Theory and Practice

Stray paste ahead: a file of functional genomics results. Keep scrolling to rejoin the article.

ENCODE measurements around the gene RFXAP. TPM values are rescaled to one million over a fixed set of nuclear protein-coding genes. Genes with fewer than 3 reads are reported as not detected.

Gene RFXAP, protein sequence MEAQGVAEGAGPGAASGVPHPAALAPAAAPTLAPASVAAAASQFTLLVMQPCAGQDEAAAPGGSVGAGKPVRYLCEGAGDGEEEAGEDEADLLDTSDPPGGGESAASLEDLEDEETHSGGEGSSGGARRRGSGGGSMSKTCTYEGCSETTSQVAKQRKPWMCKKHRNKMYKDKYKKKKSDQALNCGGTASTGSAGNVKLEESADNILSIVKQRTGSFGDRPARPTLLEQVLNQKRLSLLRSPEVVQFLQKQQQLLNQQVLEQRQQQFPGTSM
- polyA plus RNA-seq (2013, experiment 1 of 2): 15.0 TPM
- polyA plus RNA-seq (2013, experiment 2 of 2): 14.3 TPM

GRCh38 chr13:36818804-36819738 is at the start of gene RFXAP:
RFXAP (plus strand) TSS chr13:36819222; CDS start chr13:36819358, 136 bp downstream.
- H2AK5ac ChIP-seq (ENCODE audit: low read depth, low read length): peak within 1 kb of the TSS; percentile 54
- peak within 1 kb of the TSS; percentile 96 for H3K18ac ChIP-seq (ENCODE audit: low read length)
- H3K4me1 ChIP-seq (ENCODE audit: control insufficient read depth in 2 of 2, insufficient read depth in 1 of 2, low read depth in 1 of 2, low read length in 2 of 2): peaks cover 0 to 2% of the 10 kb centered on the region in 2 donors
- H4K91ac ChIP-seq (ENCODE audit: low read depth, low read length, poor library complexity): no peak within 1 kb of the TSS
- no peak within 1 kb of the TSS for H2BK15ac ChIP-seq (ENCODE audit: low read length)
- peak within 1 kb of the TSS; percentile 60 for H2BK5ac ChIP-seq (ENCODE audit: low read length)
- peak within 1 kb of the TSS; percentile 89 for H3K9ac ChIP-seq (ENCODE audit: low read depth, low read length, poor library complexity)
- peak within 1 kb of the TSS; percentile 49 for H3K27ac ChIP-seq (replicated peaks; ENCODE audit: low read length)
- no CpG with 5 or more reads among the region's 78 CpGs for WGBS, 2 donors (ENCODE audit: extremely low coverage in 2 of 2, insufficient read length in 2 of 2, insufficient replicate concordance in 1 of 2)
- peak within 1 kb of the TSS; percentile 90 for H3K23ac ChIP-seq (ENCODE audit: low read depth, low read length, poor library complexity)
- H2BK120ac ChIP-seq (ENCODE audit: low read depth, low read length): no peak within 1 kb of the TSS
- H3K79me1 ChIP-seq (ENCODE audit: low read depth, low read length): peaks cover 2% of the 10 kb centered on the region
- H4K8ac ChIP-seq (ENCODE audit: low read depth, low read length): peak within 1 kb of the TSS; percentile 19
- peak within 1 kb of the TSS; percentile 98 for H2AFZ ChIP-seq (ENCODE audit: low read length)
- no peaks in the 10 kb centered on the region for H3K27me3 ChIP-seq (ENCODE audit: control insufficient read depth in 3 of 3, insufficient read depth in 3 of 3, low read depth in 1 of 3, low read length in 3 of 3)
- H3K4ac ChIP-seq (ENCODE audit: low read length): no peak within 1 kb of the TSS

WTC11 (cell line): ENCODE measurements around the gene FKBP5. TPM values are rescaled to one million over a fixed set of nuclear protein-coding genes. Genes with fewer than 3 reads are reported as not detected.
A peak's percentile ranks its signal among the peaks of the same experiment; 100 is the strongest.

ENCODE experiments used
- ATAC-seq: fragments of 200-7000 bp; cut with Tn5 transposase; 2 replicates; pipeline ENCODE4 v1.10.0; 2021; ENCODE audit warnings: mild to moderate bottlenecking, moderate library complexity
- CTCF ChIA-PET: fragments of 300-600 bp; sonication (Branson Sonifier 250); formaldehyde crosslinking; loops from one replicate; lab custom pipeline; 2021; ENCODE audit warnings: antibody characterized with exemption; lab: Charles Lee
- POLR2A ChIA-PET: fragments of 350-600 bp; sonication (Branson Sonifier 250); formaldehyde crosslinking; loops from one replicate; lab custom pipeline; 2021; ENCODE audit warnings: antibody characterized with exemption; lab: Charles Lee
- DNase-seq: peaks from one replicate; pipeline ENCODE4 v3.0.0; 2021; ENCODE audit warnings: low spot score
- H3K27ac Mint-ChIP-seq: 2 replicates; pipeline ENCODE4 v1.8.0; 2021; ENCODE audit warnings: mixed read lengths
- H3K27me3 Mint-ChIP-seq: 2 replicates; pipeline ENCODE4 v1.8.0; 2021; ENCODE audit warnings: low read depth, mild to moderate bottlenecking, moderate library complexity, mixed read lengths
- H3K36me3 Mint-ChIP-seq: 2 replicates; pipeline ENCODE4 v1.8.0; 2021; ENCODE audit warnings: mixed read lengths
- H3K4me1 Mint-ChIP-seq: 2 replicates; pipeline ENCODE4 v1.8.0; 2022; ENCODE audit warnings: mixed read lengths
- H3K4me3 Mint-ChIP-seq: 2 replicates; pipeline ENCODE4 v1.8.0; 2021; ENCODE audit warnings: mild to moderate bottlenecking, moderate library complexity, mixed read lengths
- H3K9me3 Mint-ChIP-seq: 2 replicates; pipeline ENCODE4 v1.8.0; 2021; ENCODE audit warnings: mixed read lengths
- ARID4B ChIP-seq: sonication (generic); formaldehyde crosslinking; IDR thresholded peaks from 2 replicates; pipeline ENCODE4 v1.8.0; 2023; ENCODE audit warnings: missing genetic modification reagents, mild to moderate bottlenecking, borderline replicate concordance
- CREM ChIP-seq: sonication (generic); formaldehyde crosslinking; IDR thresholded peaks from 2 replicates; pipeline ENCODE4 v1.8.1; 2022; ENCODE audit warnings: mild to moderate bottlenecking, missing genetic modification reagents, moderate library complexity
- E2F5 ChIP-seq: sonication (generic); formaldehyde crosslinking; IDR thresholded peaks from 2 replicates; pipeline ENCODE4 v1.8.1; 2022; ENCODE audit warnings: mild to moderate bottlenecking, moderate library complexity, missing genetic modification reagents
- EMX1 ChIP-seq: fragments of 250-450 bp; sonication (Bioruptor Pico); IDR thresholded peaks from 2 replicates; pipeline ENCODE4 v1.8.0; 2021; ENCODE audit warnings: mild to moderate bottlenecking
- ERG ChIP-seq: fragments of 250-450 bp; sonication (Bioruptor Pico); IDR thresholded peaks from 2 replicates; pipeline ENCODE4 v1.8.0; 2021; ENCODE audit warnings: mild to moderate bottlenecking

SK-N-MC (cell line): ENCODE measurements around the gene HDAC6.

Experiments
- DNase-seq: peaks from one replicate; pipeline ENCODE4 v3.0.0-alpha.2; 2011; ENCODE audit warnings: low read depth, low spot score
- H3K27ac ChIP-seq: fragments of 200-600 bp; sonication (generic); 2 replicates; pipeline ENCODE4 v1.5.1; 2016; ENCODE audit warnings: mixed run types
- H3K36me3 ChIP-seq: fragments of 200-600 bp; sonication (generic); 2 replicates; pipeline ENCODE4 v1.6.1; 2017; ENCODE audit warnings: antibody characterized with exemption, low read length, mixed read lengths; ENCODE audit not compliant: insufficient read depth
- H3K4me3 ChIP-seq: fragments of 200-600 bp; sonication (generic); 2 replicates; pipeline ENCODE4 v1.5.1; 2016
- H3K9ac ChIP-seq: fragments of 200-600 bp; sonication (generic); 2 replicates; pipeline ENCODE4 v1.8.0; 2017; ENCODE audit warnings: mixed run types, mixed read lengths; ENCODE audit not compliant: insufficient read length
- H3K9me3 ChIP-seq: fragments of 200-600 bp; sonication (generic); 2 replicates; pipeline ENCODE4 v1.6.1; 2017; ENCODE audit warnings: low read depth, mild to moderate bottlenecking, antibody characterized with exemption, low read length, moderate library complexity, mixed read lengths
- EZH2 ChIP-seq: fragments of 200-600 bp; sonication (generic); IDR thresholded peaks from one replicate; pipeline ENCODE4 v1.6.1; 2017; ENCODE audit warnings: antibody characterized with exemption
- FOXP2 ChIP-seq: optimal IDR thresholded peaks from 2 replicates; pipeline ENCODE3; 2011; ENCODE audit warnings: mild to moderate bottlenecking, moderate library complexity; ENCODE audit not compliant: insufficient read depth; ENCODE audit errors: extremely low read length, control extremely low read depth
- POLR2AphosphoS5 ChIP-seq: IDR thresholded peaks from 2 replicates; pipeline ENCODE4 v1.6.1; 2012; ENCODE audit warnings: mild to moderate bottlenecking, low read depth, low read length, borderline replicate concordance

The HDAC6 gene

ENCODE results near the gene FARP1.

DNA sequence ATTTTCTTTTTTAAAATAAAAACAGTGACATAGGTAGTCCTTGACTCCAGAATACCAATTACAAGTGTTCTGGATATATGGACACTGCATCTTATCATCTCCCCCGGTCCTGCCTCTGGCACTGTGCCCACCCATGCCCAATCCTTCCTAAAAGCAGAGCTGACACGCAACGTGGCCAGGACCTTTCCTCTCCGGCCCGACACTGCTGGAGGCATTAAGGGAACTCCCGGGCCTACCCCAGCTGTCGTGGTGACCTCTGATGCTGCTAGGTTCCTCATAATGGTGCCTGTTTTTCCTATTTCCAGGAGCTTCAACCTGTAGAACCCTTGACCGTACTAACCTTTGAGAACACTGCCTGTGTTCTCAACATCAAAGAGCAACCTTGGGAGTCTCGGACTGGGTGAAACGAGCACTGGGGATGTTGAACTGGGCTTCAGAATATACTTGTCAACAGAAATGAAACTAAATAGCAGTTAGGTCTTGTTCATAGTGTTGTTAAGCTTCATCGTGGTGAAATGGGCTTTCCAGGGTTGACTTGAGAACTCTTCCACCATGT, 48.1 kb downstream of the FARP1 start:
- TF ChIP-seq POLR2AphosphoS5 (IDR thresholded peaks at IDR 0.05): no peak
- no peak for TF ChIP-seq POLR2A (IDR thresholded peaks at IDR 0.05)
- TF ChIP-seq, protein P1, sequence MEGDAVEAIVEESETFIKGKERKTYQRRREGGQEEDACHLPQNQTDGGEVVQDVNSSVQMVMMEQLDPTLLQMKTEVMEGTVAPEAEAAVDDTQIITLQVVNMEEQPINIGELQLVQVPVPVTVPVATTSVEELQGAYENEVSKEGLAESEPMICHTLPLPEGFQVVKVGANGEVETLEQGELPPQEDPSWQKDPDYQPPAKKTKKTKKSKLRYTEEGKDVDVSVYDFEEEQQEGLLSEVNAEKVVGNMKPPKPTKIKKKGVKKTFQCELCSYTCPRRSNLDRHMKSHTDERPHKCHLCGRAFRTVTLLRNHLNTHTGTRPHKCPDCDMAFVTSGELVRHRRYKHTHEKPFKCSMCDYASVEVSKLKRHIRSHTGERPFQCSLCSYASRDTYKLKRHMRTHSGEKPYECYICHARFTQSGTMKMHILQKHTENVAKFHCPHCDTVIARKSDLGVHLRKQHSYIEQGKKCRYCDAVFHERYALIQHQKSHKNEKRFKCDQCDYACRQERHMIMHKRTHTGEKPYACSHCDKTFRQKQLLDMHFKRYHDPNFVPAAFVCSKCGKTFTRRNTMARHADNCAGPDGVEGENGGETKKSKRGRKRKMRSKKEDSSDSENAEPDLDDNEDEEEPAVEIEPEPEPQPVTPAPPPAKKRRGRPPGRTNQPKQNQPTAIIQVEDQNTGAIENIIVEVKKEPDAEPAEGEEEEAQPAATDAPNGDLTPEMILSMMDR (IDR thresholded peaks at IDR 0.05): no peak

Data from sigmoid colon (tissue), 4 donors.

In many path finding problems arising in diverse areas, such as transportation science, Web search, Database queries and VLSI design certain patterns of edge/vertex labels in the labeled graph being traversed are allowed/preferred, while others are disallowed. Thus, the feasibility of a path is determined by (i) its length (or cost) under well known measures on graphs such as distance, and (ii) its associated label. In this setting, many practical problems can be equivalently cast as multi-constrained shortest/simple path problems. An illustrative example is the problem of finding fastest paths in time dependent networks that have piecewise linear link traversal functions with the additional constraint that the label of the path belongs to a user specified regular grammar. The talk will focus on the modeling power, robustness to modifications (extensibility) and computational complexity of solving such multi-constrained routing problems. The theoretical results, modeling applications and the experimental data obtained suggests that the formalism allows interesting compromises between the conflicting goals mentioned above. In order to evaluate our ideas in a practical setting, I will report on preliminary computational experience on the performance of the proposed algorithms. This experience was gained in the context of the ongoing TRANSIMS (Transportation Analysis and Simulation System) project at the Los Alamos National Laboratory. |